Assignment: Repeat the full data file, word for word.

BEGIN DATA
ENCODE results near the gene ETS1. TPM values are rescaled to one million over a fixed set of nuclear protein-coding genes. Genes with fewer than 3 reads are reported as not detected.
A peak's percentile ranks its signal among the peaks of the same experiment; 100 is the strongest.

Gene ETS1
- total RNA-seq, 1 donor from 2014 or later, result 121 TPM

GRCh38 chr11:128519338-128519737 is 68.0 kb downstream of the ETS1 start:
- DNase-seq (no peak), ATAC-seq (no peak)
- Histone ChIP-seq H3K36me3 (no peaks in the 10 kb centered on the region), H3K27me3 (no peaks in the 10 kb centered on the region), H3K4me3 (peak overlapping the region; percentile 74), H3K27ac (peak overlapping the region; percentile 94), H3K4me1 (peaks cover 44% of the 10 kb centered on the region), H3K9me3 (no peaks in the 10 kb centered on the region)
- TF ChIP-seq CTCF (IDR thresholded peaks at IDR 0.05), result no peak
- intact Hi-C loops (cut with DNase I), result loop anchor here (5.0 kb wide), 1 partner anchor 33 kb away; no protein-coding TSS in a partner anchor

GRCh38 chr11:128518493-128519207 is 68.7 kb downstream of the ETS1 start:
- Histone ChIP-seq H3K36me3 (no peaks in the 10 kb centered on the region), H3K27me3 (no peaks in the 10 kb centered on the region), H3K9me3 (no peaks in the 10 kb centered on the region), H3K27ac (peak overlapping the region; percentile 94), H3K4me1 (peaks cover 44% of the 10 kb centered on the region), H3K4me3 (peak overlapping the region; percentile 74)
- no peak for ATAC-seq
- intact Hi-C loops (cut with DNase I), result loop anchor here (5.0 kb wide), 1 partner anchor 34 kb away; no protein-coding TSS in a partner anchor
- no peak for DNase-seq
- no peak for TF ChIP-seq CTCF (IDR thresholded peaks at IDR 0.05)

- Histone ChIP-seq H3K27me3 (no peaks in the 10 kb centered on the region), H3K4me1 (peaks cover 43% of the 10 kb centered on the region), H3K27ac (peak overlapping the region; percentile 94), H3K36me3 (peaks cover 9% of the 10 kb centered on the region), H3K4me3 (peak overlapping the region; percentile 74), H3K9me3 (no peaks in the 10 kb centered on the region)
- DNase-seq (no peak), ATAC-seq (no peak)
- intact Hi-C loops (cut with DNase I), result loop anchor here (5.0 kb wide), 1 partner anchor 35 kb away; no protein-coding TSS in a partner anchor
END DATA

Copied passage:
ENCODE results near the gene ETS1. TPM values are rescaled to one million over a fixed set of nuclear protein-coding genes. Genes with fewer than 3 reads are reported as not detected.
A peak's percentile ranks its signal among the peaks of the same experiment; 100 is the strongest.

Gene ETS1
- total RNA-seq, 1 donor from 2014 or later, result 121 TPM

GRCh38 chr11:128519338-128519737 is 68.0 kb downstream of the ETS1 start:
- DNase-seq (no peak), ATAC-seq (no peak)
- Histone ChIP-seq H3K36me3 (no peaks in the 10 kb centered on the region), H3K27me3 (no peaks in the 10 kb centered on the region), H3K4me3 (peak overlapping the region; percentile 74), H3K27ac (peak overlapping the region; percentile 94), H3K4me1 (peaks cover 44% of the 10 kb centered on the region), H3K9me3 (no peaks in the 10 kb centered on the region)
- TF ChIP-seq CTCF (IDR thresholded peaks at IDR 0.05), result no peak
- intact Hi-C loops (cut with DNase I), result loop anchor here (5.0 kb wide), 1 partner anchor 33 kb away; no protein-coding TSS in a partner anchor

GRCh38 chr11:128518493-128519207 is 68.7 kb downstream of the ETS1 start:
- Histone ChIP-seq H3K36me3 (no peaks in the 10 kb centered on the region), H3K27me3 (no peaks in the 10 kb centered on the region), H3K9me3 (no peaks in the 10 kb centered on the region), H3K27ac (peak overlapping the region; percentile 94), H3K4me1 (peaks cover 44% of the 10 kb centered on the region), H3K4me3 (peak overlapping the region; percentile 74)
- no peak for ATAC-seq
- intact Hi-C loops (cut with DNase I), result loop anchor here (5.0 kb wide), 1 partner anchor 34 kb away; no protein-coding TSS in a partner anchor
- no peak for DNase-seq
- no peak for TF ChIP-seq CTCF (IDR thresholded peaks at IDR 0.05)

- Histone ChIP-seq H3K27me3 (no peaks in the 10 kb centered on the region), H3K4me1 (peaks cover 43% of the 10 kb centered on the region), H3K27ac (peak overlapping the region; percentile 94), H3K36me3 (peaks cover 9% of the 10 kb centered on the region), H3K4me3 (peak overlapping the region; percentile 74), H3K9me3 (no peaks in the 10 kb centered on the region)
- DNase-seq (no peak), ATAC-seq (no peak)
- intact Hi-C loops (cut with DNase I), result loop anchor here (5.0 kb wide), 1 partner anchor 35 kb away; no protein-coding TSS in a partner anchor